Church of St. Barbara: The St. Barbara Church is one of the most famous Gothic churches in the central Europe. Also the church of St. Barbara is one of the oldest in Cairo. It's located on the eastern part of the Babylon fort and dates back to the 5th Century, though it was rebuilt around the 11th Century. It was named after St. Barbara, who was born in the beginning of the 3rd Century in Nicomedia in Asia Minor. She converted to Christianity and refused to marry any of the aristocratic young men in Alexandria, devoting herself to serving God. However, Her father was a Pagan, who continually tortured her, and then he complained about her to the Roman governor Marcianus, who in turn severely tortured her, but she resisted and refused to leave Christianity. Finally she was killed, together with her companion Juliana.
Pyramids of Giza: One of the 7 wonders of the ancient world and now one of the wonders of the modern world too, the Pyramids of Giza are Egypt’s prime tourist attraction. There are 3 main Pyramids here, which were built in the 4th Dynasty. The Pyramids of Ancient Egypt were built as tombs for Queens and Kings, and it was the exclusive privilege to have a Pyramid tomb. However, this tradition only applied in the Old and Middle Kingdoms. Today there are more than 93 Pyramids in Egypt; the most famous ones are those at Giza.
• Admission: E£20 (each pyramid).
• Pyramid Road, 18km (11 miles) southwest of central Cairo.
Islamic Art Museum: This museum has one finest collections of Islamic art, dating from the 7th to the 19th centuries. The rooms and columns contain carved woodwork, mosaic fountains, metalwork and other architectural exhibits salvaged from crumbling mosques and mausoleums throughout Egypt. Also some of the finest pieces are situated in the central hall. Located in Midan Ahmad Mahir (Bab el-Khalq), Port Said Street, Islamic Cairo.
Khan EL Khalili Bazaar: Is one of the most interesting bazaars in Egypt and also in the whole Middle East. It was named in the 14th century. It's very famous for its unusual, typically oriental souvenirs, and handmade crafts. The Medieval atmospheres of this traditional market, together with the labyrinth layout of the streets, gives visitors o lot of pleasure and a glimpse into what medieval markets once were like.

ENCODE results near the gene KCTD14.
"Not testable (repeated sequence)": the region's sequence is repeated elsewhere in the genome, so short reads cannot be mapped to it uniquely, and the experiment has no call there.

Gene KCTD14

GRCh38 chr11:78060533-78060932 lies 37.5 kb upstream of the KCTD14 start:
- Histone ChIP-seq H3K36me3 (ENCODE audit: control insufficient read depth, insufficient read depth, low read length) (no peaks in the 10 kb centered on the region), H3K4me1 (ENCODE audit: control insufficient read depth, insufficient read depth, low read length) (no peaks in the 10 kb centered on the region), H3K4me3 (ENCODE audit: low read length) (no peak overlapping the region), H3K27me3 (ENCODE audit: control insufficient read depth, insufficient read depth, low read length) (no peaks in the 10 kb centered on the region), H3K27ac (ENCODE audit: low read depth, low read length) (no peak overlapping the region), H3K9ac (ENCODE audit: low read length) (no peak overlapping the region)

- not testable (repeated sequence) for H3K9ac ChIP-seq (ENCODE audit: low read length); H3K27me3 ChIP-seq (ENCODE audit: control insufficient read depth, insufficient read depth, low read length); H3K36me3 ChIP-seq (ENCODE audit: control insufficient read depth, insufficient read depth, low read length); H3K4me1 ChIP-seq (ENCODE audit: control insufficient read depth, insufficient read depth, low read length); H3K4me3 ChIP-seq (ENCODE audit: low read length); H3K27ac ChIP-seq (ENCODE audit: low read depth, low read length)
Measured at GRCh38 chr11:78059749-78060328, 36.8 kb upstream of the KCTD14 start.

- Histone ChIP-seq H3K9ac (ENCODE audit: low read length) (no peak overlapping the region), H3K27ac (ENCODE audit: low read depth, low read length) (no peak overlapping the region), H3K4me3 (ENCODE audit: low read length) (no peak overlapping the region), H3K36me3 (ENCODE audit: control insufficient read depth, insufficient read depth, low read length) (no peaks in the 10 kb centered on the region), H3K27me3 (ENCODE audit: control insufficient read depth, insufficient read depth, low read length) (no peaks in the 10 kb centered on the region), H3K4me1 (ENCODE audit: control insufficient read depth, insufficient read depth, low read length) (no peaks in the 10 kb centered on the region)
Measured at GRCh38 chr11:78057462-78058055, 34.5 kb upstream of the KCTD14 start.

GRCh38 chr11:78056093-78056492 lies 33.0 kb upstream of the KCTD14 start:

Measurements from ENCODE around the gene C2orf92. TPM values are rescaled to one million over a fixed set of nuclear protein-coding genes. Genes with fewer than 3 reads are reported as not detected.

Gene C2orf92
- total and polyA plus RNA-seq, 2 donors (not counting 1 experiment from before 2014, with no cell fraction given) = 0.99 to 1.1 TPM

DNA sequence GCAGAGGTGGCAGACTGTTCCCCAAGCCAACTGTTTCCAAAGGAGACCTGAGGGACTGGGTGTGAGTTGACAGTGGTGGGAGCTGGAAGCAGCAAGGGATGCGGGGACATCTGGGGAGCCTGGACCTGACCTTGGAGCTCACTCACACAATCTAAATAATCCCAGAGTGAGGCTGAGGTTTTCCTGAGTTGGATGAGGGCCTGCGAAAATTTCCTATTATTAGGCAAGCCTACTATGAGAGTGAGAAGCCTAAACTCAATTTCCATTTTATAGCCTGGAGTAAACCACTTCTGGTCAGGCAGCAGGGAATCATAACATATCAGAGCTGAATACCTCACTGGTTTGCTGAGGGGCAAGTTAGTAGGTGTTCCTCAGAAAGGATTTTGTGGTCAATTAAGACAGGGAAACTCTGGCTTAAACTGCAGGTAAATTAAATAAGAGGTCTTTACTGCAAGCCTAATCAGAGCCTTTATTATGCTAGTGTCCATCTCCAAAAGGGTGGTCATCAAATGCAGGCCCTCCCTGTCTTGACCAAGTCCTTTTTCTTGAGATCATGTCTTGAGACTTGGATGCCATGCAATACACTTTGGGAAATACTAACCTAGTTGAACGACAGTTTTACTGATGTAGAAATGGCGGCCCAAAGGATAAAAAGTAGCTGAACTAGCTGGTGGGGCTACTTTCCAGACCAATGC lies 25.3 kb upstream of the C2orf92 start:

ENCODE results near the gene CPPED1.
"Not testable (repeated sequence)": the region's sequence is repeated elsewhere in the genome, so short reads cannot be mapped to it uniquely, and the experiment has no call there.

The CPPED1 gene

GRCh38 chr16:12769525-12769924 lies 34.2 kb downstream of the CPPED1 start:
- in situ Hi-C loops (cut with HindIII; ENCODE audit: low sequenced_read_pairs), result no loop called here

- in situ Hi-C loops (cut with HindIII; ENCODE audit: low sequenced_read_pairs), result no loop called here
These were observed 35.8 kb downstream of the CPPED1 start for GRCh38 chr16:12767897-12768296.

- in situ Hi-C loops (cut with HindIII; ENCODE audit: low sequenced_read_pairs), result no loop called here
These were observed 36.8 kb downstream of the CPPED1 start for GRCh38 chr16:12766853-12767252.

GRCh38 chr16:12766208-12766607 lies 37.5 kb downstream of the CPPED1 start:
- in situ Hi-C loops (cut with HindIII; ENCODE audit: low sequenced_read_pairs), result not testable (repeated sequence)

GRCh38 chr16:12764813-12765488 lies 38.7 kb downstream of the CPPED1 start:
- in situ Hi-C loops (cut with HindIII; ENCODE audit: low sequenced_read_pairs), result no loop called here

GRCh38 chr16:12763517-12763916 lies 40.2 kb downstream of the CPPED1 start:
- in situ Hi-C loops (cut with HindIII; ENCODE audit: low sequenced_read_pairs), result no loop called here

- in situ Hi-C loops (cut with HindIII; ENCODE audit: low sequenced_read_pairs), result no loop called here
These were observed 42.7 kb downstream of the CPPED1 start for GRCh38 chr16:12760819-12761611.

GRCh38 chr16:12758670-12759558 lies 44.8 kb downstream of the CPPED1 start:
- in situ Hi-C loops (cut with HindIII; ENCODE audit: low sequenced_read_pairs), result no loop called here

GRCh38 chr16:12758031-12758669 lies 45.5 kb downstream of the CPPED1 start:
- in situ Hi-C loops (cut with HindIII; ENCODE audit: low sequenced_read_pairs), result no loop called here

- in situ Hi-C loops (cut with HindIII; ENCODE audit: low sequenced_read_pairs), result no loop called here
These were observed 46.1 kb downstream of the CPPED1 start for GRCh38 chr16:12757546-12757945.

Mosque-Madrassa of Sultan Hassan: It was built between 1356 and 1363 and encompasses a stunning courtyard, 4 madrassas (theology schools) and a mausoleum flanked by huge doors. Usually the visitors should go in the morning when the sun lights up the dark mausoleum.
Actually, this is one of the largest mosques in the world and the finest early Mamluk structure in Cairo. Covering 7900 sq metres (85,000 sq ft).
Coptic Museum: Coptic Monuments are considered as a liaison between Ancient Egyptian Art during the Pharaonic and the Graeco-Roman periods on one hand and the Islamic era on the other. Located in a lovely garden within the former Roman fortress of Babylon in Egypt, the Coptic Museum features Coptic art from the Christian era (AD300-1000). Also are the exquisite Coptic textiles, carved ivories, papyri with text from the Gnostic gospels of Nag Hammadi, and Nubian paintings from the flooded villages of Lake Nassar.
The ornate rooms are decorated with beautiful mashrabiyya (carved wood) screens, fountains and painted ceilings.
If you need more info, can visit: http://www.copticmuseum.gov.eg
The Pyramids of Dahshour: Is situated about 30Km to the south of the Giza Pyramids, and in the southern wing of Saqqara, this area contains Pyramids of the IV and the XII Dynasties. The Pyramids of Dahshour always evoke one great part of the history of Ancient Egypt. However although this area is not a major tourist site, like the Giza Plateau, it seems to me like a wonderful book, which tells us great, glorious, events of Ancient Egyptian History.